I'm writing a document (double columned, if it matters), and it seems that while normal text wraps just fine to fit the structure, when I use inline math, it tends to violate the page margins.

For example, in the image below, the R_{uniform} part should begin at a new line, as it has no room at the current line.

enter image description here

The code used for this theorem is:

  There exists a \frf{} $\UniformRanking$ such that for any \qm{} $\qualityMatrix 
  \in[0,1]^{[2]\times[2]}$, the \diffqpg{} \DQPGDEF[\dqpg][2][2][\qualityMatrix] 
  [\UniformRanking] achieves \poa{} of at most $1.7$.



Is the command for R_{uniform}.

How do I force it to start a new line when needed, but never to exceed the line length?

  • 4
    It will not help the line breaking but never do R_{uniform}} as soon as I saw your image my head screamed No! math italic is designed to make adjacent letters not look like a word but as a product of variables so never use it for multi-letter words, use R_{\mathit{uniform}} and see the massive space around f go.... Mar 12, 2015 at 16:08

1 Answer 1


Try to imagine, how the text would look like, if TeX had decided to put the inline math in the next line … the interword spacing in the first line would be too high. Since TeX is a perfectionist, it rather ignores the right margin, than allows this to happen and also notifies the user by inserting a warning overfull hbox in the log.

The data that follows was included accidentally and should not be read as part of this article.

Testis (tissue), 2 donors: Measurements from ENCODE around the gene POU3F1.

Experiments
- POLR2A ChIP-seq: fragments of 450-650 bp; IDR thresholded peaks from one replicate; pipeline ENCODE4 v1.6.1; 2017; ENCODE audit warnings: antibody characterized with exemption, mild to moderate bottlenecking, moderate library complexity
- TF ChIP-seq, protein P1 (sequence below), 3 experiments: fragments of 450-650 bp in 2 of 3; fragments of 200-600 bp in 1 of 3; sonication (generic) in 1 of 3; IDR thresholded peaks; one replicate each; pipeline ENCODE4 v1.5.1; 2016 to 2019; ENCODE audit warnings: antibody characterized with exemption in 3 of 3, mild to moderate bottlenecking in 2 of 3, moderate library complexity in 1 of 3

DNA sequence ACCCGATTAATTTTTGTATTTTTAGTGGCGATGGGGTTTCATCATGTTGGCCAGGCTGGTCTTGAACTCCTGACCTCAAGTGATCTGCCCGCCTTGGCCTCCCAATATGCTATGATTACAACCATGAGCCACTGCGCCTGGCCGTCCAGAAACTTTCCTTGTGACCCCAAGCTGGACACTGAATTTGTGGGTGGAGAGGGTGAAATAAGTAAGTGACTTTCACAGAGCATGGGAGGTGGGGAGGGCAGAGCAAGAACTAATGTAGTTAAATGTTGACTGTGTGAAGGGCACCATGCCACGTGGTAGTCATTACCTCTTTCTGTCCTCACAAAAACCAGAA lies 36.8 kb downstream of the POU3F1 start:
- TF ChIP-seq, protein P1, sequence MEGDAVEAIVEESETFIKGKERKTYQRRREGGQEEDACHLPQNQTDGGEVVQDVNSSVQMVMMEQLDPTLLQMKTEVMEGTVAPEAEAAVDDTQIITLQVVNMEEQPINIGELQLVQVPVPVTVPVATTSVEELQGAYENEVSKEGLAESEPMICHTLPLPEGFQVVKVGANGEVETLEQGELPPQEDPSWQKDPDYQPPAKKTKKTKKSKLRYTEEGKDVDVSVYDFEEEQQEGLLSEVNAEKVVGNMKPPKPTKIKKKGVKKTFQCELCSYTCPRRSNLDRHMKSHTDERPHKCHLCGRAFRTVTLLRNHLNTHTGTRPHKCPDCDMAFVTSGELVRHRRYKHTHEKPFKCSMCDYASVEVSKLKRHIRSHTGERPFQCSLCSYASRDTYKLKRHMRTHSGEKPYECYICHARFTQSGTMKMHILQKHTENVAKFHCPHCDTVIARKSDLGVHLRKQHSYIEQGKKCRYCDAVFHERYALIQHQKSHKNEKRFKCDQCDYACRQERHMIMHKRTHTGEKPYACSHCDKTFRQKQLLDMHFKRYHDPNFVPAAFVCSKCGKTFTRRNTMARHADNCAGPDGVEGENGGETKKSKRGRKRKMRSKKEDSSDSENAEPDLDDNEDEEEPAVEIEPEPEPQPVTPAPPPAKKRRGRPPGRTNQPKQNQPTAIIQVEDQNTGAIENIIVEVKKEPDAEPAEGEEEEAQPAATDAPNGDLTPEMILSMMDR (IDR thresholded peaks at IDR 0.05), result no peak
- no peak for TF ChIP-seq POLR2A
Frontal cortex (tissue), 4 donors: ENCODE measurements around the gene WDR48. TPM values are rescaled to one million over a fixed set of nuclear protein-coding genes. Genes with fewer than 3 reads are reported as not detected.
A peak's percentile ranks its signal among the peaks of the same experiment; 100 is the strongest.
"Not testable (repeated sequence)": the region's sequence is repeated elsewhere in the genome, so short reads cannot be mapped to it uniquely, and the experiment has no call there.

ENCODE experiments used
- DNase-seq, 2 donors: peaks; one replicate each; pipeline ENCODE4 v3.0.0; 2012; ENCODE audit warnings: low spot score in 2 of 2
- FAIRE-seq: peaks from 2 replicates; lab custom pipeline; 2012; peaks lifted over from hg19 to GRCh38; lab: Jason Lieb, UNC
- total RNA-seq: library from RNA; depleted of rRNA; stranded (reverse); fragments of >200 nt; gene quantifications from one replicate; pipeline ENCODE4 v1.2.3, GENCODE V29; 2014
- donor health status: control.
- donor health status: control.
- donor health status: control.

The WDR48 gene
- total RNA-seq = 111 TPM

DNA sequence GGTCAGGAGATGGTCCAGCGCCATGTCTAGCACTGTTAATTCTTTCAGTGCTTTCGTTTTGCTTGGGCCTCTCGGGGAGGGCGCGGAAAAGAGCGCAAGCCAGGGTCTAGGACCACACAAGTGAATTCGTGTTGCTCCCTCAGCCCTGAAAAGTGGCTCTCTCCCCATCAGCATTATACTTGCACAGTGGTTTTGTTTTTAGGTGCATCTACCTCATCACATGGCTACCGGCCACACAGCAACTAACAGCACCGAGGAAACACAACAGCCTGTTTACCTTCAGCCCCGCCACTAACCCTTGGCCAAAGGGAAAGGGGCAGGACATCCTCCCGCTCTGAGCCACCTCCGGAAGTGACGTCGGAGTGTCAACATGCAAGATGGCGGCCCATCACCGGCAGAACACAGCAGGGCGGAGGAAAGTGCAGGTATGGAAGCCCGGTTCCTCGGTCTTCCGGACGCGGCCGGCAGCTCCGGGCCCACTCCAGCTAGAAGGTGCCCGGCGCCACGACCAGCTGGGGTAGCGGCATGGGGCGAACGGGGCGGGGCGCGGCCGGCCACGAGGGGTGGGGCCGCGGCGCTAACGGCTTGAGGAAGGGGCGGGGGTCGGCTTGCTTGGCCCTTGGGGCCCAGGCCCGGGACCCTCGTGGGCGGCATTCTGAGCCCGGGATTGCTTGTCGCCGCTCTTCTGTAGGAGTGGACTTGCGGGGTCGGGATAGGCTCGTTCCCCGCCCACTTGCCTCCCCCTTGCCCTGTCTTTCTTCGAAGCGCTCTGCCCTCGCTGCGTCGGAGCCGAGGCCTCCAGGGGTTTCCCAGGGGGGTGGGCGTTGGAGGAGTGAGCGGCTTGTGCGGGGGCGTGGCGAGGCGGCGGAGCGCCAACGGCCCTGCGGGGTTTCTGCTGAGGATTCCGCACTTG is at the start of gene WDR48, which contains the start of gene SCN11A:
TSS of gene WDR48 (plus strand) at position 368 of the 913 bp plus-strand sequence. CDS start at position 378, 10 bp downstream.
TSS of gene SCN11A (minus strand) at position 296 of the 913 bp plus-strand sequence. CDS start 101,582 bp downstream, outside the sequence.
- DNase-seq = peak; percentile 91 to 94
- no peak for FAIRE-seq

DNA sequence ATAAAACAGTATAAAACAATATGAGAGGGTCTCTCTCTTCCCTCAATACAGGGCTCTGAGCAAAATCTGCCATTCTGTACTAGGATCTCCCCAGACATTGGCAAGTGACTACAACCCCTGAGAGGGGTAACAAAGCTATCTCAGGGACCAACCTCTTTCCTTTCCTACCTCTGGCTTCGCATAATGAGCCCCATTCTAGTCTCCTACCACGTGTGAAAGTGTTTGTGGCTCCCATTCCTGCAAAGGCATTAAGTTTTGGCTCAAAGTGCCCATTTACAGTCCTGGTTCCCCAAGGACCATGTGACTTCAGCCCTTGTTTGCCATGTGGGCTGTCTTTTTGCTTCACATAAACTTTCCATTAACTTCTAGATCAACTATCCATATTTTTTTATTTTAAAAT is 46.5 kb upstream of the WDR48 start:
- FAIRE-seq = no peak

You now have a few possibilities to solve this:

  1. Rewrite the text. In this case you probably want it to be longer in front of the formula. This is the best solution in my opinion, because you don't have to compromise typographically.
  2. Add \\ in front of the formula. This breaks justification of course.
  3. Allow TeX to be more sloppy maybe by using \begin{sloppypar}…. Our TeX-Gurus might help you here… I'm not really familiar with the internals of TeX and how to adjust them, sorry ;-)

Apart from those general solutions, how about changing the the formula? An index that long does not look good … especially in conjunction with other formulas. $R_{\mathrm{uni}}$ for example fits really well … typographically at least. (By using find&replace it's also quite easy to change this throughout the whole document)

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